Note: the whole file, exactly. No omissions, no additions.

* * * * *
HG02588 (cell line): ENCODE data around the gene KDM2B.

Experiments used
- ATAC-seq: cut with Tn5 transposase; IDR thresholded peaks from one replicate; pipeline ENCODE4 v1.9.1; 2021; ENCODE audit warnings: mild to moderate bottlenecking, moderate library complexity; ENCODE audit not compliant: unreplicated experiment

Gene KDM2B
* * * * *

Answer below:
HG02588 (cell line): ENCODE data around the gene KDM2B.

Experiments used
- ATAC-seq: cut with Tn5 transposase; IDR thresholded peaks from one replicate; pipeline ENCODE4 v1.9.1; 2021; ENCODE audit warnings: mild to moderate bottlenecking, moderate library complexity; ENCODE audit not compliant: unreplicated experiment

Gene KDM2B